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Physics/What is the secret of a single wire transmission ?

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Experiment Tesla
Experiment Tesla  
Hello Steve,


At first, thank you for your recent answers about the information of impedance (Z) and power relations for AC circuits.
In our last discussion we had a problem of one way signal transmission. Lets assume a capacitor with a capacity of 1 micro Farad, the signal generator has an output of 0,1 watt (how we find this ?- we connected a 1000 ohm resistor across the generator and the other end to an oscilloscope, what we see was a curve, the value was 10 volts (peak to peak), so, peak value should be 5 volts, effective value 5 x 0,707 = 3,535 volt.
I think we made a mistake, is the power (P) calculated over the RMS (effective) value ? If so, the power would not be equal to 0,10 watt, but 3,535 X 3,535/1000, so it would be equal to
0,0125 watt, am I right ?

The electrician does now know anymore the P value of his signal generator, for the experimenting we need the P value while P = i x Z..
I connected this 1 micro F capacitor to one end of this signal generator, the other end of this generator was connected to a copper sheet with the dimensions of 30 cm x 30 cm for the grounding, you see here an open circuit !!!
The charge is moving between ground and the first electrode of the capacitor.
The other end of the capacitor goes to a resistor of 10 ohm which is connected to an oscilloscope, and the second end of the oscilloscope goes to the ground (earth).
The grounding of the oscilloscope has not any interaction with the copper plate, where the signal generator is attached.
The internal resistance is ignored (less than 1 ohm)

What can we see at the screen of the oscilloscope ?

If the circuit was closed, as known in many textbooks, we should find P = i x Z, to find Z, we need near R, also the Xc value, at 10 kHz, it would be equal to = 1/(2 x Pi x C x f) = 15,915 ohm, Z would be equal to the square root of (Xc + R) :

Z = 18,796 ohm

0,0125 = 18,796 x i

i would be equal to 25,78 mA.

VC = Xc x i = 0,4103 volt

VR = R x i = 0,2578 volt

We would see a sinus curve (for the resistor-R) peak to peak = 0,2578 x 1,414 x 2 = 0,729 volt, if the circuit was closed, am I right ?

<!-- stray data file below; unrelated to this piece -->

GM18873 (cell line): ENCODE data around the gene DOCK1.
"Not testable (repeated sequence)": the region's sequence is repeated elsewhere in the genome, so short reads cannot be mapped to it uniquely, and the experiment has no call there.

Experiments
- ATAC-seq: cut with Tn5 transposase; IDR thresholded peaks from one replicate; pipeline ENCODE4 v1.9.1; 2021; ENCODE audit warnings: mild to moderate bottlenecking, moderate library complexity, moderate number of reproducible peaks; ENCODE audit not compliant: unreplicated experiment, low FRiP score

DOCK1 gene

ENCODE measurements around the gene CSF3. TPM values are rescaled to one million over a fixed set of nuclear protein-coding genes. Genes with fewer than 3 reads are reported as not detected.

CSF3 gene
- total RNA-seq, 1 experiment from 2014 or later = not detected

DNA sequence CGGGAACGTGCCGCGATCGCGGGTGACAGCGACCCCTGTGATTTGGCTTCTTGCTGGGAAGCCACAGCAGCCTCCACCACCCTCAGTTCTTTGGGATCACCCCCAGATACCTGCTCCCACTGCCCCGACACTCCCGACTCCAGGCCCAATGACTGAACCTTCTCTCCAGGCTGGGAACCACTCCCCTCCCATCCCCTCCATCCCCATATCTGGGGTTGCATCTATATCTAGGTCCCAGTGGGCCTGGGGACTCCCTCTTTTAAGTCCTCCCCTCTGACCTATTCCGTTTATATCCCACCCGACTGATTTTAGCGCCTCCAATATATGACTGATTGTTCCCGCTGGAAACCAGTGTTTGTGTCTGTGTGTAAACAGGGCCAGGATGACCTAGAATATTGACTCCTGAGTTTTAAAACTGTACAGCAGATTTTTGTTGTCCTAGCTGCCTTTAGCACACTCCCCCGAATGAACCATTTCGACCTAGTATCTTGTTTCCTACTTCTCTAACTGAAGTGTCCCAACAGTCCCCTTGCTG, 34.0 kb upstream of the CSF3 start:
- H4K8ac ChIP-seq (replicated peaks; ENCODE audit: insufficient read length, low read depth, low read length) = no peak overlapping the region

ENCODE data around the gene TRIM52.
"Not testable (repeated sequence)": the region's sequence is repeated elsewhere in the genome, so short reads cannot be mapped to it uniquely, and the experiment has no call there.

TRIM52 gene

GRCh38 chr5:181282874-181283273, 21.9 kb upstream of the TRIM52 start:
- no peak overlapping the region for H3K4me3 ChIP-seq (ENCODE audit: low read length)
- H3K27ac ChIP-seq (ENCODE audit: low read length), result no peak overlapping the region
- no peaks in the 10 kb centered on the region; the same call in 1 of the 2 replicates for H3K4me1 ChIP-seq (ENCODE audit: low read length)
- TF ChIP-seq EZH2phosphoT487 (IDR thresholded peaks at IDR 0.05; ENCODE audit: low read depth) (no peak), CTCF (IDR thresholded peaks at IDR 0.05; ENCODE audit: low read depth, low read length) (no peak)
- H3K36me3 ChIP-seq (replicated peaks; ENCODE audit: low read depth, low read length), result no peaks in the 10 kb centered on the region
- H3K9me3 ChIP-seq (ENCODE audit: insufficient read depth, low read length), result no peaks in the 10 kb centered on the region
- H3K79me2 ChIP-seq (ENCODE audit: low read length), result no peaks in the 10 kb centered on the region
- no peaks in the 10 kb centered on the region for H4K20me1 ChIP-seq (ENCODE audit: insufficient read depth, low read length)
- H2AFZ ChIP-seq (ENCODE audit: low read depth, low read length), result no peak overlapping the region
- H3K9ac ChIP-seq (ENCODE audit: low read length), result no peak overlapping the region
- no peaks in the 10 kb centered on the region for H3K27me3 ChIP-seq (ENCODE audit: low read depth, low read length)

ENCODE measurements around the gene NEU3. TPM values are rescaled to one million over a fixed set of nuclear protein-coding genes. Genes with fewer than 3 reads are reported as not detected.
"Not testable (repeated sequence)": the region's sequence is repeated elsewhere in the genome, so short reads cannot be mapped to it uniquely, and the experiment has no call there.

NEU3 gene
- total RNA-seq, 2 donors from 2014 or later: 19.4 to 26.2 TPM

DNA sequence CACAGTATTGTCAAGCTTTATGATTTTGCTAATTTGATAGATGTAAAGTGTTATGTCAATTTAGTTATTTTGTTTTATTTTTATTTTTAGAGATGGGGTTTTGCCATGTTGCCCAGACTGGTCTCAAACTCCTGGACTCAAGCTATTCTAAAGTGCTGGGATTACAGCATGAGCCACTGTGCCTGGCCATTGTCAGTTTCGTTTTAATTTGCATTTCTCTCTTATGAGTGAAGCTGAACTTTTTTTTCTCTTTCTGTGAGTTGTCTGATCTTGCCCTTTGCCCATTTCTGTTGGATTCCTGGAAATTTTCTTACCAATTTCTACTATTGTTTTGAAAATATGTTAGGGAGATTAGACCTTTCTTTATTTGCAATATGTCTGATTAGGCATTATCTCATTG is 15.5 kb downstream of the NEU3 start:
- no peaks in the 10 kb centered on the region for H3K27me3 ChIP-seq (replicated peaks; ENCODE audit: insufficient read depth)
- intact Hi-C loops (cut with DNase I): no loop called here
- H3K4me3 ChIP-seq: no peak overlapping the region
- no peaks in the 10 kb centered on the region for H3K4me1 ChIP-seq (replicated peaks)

But, what happens, in my open circuit, the charge is flowing from the SG, between the copper plate and the first electrode of the capacitor, back and forth, this creates an elctrostatic induction in the capacitor, so by this way the signal is transported to the second electrode of the capacitor, which is attached to a resistor, the charge is oscillating between the second electrode of the capacitor and the osilloscope, which is grounded.
Can I also see the same value on the oscilloscope screen which is equal to 0,729 volt ?




Steve, how can I find the C value of each electrode in the capacitor, if the mutual capacity is 1 micro F ?

This may change the XC value, I guess, what do you think ?

I am trying to simulate the one way transmission hypothesis of Nikola Tesla, would be happy if you can help me.

Best regards,

Birol

Answer
Wow, no, this is both too complex and misses things at the same time.  You need to add all three voltages correctly, meaning accounting for their phases.  So you need the inductance, too.  This is a subject for a physics II book, you need to find the inductance.  To find that, you can do it with the phase, but that's weeks of classwork.

To simplify this, because complex circuits seem to be a little out of your calculation area for now, consider that the only element which dissipates real power in a circuit is the resistor.  So measure the voltage across just the resistor when the source is putting out 10V.  Then just use (I^2)R for the power it actually provides.  Make sure the resistor connects on one end to the circuit and the other end to ground in your closed circuit.

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Dr. Stephen O. Nelson

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I can answer most basic physics questions, physics questions about science fiction and everyday observations of physics, etc. I'm also usually good for science fair advice (I'm the regional science fair director). I do not answer homework problems. I will occasionally point out where a homework solution went wrong, though. I'm usually good at explaining odd observations that seem counterintuitive, energy science, nuclear physics, nuclear astrophysics, and alternative theories of physics are my specialties.

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I was a physics professor at the University of Texas of the Permian Basin, research in nuclear technology and nuclear astrophysics. My travelling science show saw over 20,000 students of all ages. I taught physics, nuclear chemistry, radiation safety, vacuum technology, and answer tons of questions as I tour schools encouraging students to consider careers in science. I moved on to a non-academic job with more research just recently.

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Ph. D. from Duke University in physics, research in nuclear astrophysics reactions, gamma-ray astronomy technology, and advanced nuclear reactors.

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